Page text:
I return your seasonal greeting card with contempt…

Came across this seasonal gem via Reddit and the Irish Times:

“I return your seasonal greeting card with contempt. May your hypocritical words choke you and may they choke you early in the New Year, rather than later.”
Prof Kennedy Lindsay, a Vanguard member of the Northern Ireland Assembly, returning a Christmas card from then minister for foreign affairs, Garret FitzGerald, as reported in The Irish Times

I confess I had never heard of the good Professor but having a read of his Wikipedia entry he seemed an interesting character:

Kennedy Lindsay (1924–1997) was a Northern Ireland politician and a leading advocate of Ulster nationalism. Born in Canada but raised in Northern Ireland, Lindsay pursued a career as a history academic before becoming associated with the Ulster Vanguard tendency of unionism. He took a leading role in the tendency within the Vanguard that supported a diminished role for the United Kingdom in Northern Ireland and produced the Dominion of Ulster, outlining his views, in 1972.

Deeply opposed to the Assembly, Lindsay had also grown disillusioned with unionism, and began to call for implementation of the ideas of W. F. McCoy, who had earlier called for Northern Ireland to be granted Dominion status. He felt that his plan, which he had intended to strengthen the Union, had been ignored and so moved to a more formal separation for Northern Ireland. In 1972 he published a paper, Dominion of Ulster, in which he likened Irish Nationalists to the pre-Second World War Sudeten Germans and described the late Stormont era as Ulster’s “Vichy period”.[4]

Season of goodwill eh?

I help keep the good ship Slugger afloat by managing the business and techy stuff. My day job is creating websites and software. My personal site is: Freshideas.ie

  • David Crookes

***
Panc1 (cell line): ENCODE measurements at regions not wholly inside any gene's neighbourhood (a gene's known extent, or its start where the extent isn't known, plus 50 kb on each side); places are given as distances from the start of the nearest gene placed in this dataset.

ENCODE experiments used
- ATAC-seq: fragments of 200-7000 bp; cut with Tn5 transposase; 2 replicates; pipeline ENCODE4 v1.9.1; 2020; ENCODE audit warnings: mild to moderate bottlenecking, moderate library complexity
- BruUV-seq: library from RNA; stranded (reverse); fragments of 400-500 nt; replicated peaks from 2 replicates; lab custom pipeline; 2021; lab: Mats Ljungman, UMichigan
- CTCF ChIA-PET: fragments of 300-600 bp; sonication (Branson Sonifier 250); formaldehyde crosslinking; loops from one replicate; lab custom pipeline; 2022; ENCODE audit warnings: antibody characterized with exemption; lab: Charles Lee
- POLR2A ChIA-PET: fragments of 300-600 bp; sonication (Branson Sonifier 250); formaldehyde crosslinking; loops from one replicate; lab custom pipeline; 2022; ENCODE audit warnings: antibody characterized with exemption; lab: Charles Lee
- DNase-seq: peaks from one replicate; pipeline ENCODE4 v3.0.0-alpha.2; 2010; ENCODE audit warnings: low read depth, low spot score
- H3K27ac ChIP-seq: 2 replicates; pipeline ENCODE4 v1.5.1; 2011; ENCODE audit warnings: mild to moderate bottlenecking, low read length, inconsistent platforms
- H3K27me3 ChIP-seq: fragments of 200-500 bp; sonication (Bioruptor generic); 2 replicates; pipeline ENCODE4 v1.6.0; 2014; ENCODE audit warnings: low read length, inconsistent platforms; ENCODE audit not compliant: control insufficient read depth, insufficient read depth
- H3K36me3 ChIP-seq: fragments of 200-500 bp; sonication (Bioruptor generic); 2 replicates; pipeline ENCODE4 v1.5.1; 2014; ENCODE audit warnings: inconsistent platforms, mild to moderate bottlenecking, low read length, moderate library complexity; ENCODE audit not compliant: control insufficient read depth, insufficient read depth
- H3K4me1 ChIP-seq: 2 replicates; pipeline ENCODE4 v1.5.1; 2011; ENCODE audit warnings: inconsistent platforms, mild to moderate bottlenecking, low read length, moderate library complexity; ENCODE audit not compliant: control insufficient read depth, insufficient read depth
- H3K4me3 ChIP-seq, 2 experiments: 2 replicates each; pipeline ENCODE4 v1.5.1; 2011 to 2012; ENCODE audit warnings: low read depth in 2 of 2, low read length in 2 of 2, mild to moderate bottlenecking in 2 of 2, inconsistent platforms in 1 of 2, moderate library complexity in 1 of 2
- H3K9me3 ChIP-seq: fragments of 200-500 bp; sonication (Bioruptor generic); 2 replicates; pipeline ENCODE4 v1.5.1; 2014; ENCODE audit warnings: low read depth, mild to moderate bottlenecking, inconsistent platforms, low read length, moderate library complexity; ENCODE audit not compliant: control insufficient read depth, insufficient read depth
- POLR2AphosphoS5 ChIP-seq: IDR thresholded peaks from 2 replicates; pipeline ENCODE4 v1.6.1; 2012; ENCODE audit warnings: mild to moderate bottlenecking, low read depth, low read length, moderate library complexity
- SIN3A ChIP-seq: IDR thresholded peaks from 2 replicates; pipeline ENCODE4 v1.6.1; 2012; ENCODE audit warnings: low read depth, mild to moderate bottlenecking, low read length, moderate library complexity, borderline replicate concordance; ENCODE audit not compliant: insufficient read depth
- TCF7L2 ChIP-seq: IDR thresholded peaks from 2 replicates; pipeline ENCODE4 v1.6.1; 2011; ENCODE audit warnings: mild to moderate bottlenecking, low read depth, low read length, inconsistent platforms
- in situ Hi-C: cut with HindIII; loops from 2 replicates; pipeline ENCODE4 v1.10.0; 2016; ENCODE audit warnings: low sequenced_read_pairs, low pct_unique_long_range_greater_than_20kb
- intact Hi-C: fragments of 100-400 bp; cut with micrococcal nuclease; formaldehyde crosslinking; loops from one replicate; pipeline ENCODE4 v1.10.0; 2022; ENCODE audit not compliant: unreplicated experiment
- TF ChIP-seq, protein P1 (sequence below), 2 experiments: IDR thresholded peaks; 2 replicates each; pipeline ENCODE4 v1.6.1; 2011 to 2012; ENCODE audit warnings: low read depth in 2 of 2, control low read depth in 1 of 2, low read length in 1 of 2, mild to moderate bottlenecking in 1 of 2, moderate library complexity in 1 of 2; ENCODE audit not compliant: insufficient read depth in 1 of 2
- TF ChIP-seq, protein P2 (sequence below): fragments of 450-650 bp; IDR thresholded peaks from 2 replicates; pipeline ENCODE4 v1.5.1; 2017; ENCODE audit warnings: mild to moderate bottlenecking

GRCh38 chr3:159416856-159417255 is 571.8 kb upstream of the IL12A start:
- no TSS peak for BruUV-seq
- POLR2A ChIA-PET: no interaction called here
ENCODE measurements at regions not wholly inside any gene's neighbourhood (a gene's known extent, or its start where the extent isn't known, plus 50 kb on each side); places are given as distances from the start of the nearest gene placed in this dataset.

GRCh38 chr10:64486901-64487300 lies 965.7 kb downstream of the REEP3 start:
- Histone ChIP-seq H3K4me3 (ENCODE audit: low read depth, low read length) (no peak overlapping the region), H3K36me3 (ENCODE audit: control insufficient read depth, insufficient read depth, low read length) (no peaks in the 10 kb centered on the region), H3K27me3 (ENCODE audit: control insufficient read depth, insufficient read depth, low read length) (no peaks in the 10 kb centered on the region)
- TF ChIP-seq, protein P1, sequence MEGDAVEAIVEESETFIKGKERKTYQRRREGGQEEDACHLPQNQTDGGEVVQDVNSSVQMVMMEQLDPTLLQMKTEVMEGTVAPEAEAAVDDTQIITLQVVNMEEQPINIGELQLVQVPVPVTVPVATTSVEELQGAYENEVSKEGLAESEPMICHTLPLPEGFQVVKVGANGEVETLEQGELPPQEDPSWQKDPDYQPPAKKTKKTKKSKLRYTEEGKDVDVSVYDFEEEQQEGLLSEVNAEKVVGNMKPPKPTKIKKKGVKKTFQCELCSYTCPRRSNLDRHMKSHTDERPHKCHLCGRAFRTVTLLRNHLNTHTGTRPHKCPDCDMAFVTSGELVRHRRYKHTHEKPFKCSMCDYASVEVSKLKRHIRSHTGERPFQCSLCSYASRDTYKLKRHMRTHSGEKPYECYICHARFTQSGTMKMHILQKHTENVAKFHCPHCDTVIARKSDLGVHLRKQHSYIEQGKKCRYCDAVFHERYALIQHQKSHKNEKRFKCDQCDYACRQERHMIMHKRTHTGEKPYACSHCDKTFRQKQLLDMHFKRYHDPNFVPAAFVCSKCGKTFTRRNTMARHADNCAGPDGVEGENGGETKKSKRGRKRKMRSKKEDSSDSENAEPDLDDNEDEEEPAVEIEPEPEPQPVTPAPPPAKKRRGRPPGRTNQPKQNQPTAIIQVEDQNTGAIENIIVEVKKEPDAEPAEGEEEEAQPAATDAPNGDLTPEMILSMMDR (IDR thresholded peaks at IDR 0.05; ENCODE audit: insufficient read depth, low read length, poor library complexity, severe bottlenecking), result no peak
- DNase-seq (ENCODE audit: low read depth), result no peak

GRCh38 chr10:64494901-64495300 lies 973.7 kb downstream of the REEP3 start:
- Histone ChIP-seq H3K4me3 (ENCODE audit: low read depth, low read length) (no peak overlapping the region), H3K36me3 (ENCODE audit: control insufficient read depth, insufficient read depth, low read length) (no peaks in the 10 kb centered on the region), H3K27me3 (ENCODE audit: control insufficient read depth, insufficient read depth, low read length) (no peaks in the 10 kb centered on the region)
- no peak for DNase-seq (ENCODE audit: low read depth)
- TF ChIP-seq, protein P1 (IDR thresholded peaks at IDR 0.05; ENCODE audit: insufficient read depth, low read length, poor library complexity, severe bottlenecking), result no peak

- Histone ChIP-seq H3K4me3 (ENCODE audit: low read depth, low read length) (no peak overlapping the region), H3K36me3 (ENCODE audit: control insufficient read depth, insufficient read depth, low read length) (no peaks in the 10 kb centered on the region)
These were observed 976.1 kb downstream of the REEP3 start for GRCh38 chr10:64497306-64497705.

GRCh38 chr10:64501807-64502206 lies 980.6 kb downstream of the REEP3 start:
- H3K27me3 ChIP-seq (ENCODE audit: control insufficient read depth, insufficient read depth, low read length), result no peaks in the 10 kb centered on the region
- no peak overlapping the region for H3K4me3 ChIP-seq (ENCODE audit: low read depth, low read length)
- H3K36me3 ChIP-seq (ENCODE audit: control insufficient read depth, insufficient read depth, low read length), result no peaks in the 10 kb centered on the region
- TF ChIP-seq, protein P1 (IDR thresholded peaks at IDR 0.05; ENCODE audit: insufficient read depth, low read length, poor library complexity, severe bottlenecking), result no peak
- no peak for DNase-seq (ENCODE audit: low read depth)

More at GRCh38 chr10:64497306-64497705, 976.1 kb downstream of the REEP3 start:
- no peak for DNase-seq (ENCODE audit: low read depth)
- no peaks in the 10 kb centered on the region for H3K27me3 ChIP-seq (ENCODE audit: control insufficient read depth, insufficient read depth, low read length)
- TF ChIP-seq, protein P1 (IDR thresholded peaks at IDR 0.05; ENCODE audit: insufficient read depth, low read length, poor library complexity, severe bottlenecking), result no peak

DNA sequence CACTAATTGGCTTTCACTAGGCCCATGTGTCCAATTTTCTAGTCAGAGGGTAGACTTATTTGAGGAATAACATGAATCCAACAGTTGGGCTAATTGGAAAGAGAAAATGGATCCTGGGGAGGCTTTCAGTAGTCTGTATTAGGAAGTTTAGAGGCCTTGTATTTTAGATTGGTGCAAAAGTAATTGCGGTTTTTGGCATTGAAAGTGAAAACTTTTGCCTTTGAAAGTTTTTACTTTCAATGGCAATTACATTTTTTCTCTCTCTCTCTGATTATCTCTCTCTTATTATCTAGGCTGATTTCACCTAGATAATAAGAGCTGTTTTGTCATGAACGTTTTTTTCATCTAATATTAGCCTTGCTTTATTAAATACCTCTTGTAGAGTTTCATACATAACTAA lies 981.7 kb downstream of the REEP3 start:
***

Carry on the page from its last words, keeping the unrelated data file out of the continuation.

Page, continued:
Thanks, Dramadrama! I learn a bit more every day.

  • David Crookes

    It sometimes happens that all sense of a name’s meaning is set aside, and the name is conferred purely for the sake of its sound.

  • David Crookes

    Thanks, Starviking! You’re reminding me of something.

    Years ago I ran a couple of one-day harp-making courses in Sweden, supplying the students with kits, prepared by myself, which they had to assemble. A harp’s three main parts — body, neck, and forepillar — are meant to form a kind of triangle, but one student chose to go his own way. He assembled the three main pieces in the form of a Z.

  • SeaanUiNeill

    When my wife was researching the folk-Harp she encountered an interesting tend nay for young children to imagine that “ heart” was the name of the instrument.

  • David Crookes

    Adults have their own little ways, Seaan. ‘King’ should rhyme with ‘sing’, but many people insist on saying ‘keeng’. And every time I hear the ‘Phoenicians’ mentioned in an ecclesial environment, they are always ‘PheNEESHans’, rather than the proper ‘PheeNISHans’. In the first case the word QUEEN, and in the second case the word VENETIANS, exercises an unseen power.

    One insane sonic phenomenon involves the word ‘queen’. There are English ladies who pronounce the word ‘queen’ as you and I do when they’re talking about the queen in chess, but when they’re talking about the British sovereign they insist on saying, ‘the QuEE-een’, taking a full second to say the noun, and making the -een bit up to a perfect fourth lower in pitch than the QUEE-bit. I’m more of a royalist than most people, but this lunatic piece of two-toned vocalic protraction arouses murderous impulses within me.

  • john millar